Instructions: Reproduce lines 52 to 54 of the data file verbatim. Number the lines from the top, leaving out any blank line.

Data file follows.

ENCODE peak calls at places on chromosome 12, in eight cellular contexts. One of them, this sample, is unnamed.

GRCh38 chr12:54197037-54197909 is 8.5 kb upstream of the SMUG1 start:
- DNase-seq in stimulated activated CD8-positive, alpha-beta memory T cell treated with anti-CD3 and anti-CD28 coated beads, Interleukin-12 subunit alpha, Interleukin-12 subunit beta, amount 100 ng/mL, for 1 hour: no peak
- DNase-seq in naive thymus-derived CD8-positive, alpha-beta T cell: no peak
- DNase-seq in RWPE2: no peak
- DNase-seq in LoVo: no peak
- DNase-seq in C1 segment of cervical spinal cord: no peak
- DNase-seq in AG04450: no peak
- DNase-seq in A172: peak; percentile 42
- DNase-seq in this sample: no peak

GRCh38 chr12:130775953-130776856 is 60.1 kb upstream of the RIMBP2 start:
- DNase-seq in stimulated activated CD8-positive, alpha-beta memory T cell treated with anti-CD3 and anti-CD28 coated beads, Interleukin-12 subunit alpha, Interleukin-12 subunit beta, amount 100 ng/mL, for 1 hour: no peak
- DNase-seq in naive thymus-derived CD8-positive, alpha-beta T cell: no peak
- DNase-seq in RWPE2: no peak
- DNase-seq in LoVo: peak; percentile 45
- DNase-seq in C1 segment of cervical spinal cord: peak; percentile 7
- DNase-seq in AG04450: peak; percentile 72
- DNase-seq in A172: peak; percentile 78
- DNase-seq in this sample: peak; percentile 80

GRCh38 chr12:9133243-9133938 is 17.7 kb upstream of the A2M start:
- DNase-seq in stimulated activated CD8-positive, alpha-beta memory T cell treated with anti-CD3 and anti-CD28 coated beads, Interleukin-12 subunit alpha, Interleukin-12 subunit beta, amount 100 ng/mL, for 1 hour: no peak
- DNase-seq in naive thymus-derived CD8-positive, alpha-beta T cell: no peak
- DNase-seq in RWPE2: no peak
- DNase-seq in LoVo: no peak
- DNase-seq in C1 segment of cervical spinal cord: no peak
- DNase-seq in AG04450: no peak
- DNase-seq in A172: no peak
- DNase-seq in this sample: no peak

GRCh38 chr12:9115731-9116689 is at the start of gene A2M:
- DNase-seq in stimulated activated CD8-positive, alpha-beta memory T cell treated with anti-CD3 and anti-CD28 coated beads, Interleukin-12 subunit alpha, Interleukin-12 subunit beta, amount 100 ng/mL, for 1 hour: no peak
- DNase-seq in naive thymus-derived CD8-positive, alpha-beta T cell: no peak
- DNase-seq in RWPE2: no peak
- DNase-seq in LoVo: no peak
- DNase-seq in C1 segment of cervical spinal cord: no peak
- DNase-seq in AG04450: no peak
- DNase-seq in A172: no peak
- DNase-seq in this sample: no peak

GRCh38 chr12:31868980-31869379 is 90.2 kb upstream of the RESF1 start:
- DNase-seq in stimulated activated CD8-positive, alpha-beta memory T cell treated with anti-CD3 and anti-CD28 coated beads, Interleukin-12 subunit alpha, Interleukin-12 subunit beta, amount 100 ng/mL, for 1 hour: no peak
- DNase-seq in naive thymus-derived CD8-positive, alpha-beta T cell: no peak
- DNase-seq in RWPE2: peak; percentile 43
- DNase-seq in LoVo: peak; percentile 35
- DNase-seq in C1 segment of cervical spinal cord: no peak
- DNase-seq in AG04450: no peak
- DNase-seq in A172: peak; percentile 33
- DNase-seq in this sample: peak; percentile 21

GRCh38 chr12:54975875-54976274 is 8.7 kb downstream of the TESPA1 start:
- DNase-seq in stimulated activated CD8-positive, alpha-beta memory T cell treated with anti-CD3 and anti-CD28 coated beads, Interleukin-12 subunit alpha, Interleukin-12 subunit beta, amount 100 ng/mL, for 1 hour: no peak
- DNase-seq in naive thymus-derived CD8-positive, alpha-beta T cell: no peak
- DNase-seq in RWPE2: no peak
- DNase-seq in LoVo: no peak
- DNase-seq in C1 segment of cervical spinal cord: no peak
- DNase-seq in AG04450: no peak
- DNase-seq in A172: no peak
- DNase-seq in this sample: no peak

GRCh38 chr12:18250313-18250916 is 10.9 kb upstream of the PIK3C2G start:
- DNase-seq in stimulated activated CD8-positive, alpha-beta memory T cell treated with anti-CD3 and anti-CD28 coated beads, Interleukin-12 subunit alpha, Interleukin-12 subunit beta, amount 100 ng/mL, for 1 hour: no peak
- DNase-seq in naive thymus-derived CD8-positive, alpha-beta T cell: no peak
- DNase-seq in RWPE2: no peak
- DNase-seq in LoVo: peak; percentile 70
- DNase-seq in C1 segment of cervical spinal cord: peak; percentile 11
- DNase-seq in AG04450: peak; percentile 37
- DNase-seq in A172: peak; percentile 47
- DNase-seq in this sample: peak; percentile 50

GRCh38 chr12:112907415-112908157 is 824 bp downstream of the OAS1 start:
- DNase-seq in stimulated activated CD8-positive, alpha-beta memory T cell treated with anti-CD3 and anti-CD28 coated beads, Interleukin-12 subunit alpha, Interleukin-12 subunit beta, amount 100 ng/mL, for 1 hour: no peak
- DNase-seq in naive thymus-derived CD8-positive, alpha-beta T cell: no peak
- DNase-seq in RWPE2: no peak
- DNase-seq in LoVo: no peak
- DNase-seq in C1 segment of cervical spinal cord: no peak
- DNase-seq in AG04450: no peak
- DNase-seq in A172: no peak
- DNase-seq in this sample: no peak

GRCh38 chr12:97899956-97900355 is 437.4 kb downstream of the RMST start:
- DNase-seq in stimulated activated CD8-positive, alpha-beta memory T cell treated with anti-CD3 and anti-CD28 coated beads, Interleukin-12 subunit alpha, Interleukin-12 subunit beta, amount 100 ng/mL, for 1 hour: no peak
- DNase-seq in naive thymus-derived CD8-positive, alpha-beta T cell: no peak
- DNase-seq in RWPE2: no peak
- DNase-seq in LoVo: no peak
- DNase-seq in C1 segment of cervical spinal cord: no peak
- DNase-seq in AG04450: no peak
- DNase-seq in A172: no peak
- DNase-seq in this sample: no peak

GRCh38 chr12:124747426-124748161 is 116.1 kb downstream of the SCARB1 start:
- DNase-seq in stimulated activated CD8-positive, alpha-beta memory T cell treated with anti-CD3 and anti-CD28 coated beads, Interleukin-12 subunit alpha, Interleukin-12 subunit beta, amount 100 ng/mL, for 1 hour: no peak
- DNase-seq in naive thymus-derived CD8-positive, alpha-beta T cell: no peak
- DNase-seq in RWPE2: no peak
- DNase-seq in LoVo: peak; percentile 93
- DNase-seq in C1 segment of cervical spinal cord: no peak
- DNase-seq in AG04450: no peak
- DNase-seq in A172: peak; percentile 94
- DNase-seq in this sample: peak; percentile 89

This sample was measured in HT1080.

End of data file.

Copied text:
- DNase-seq in C1 segment of cervical spinal cord: no peak
- DNase-seq in AG04450: no peak
- DNase-seq in A172: no peak